"You know parents are the same. No matter time nor place. They don't understand that us kids are going to make some mistakes. So to you, all the kids all across the land, there's no need to argue, parents just don't understand!" – The Fresh Prince of Bel Air
Parenting is a critical aspect of life. Parents influence how children learn, live, play, process things, interact with others, develop, grow and ultimately succeed in life. Parents are also our children’s first educators. But family engagement in school is reported and discussed as a nationwide dilemma, causing us to ask why more parents aren’t actively present and engaged in their child’s education.
Further, when we do seek out stories and engagement from parents, it is often to support narratives about the numbers of children being suspended, expelled, labeled as failing, pushed in special education or remedial programs and ultimately being failed by schools.
Recent meetings about stopping school closings in my home state of Georgia have been heavily attended by Atlanta residents, alumni, community organizations and students, but very few parents. Some argue that the common denominator between failing schools, the school to prison pipeline, defiant behavior and communities are parents. Everyone is asking: where are the parents?
I would like to challenge educational leaders, advocates and stakeholders to consider the ways that parents are connecting to the academic success of their students, not the failures. To celebrate and empower parents where they are and help them build more effective successful pathways for all students.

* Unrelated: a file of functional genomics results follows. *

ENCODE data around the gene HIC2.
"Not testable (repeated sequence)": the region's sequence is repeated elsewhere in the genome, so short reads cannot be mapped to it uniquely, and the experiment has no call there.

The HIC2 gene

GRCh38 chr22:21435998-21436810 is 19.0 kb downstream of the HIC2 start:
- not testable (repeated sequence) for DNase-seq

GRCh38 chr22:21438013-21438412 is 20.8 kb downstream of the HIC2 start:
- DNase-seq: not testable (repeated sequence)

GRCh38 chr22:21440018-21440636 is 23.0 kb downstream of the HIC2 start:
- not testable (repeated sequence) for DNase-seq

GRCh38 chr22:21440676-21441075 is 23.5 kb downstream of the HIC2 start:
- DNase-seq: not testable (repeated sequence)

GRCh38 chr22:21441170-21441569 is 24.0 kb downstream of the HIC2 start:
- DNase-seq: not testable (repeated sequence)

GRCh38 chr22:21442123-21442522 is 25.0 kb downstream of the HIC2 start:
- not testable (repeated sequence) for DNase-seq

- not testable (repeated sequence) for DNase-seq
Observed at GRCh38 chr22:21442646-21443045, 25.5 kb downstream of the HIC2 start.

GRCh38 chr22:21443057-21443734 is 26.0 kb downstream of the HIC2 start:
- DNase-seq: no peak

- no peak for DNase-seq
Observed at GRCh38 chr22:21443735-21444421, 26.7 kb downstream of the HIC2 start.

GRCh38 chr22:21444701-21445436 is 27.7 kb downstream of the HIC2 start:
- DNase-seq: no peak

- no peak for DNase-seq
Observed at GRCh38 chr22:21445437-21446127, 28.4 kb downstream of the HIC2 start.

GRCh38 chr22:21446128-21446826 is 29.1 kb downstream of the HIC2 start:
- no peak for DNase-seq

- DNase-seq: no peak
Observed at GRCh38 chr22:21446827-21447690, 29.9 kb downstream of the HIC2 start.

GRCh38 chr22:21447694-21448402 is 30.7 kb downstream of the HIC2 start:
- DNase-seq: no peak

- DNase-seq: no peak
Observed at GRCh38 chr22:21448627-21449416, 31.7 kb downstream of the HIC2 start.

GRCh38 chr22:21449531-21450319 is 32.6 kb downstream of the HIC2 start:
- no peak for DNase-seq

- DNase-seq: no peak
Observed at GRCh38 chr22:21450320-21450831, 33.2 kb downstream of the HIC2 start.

There are many ways parents are involved in their children’s education that largely goes unnoticed. Parents register their children for school and complete district paperwork, transport their children to school, ensure children have uniforms or school clothing, assist in homework and projects, volunteer at schools and so much more.
These areas may seem small to some, but for parents who battle extreme circumstances effecting livelihood, safety and security, a task like getting a child to school safely is one of the most difficult and intimate moments of any given day.
In order to truly empower parents, school districts and education advocates like all of us can:
Listen first to parents and then help them find their voice, instead of trying to speak for them.
Provide communication to parents about needs and expectations in a timely manner.
Invest in providing transportation to school and district family engagement events for students from all areas.
Provide child care at PTA meetings, parent teacher conference days, enrollment days and report card/curriculum nights.
Engagement is not a cookie cutter program designed solely for happy, positive moments. Intentional engagement causes us to look at what success look like for all families and the barriers that prevent it; asking questions about how schools and districts can help the parents they serve find success so that the students they serve are also successful. Too often success is tied to a standardized test, the number of parents who attend a workshop or funds donated to a school.
In my year as a YouCAN Advocate, I plan to design a family engagement program for a school that helps all families succeed. I don’t believe that parents don’t understand how to be engaged, but that schools, districts and advocates sometimes don’t understand the needs of parents and families as well as we think we do. Engagement is a two-way street!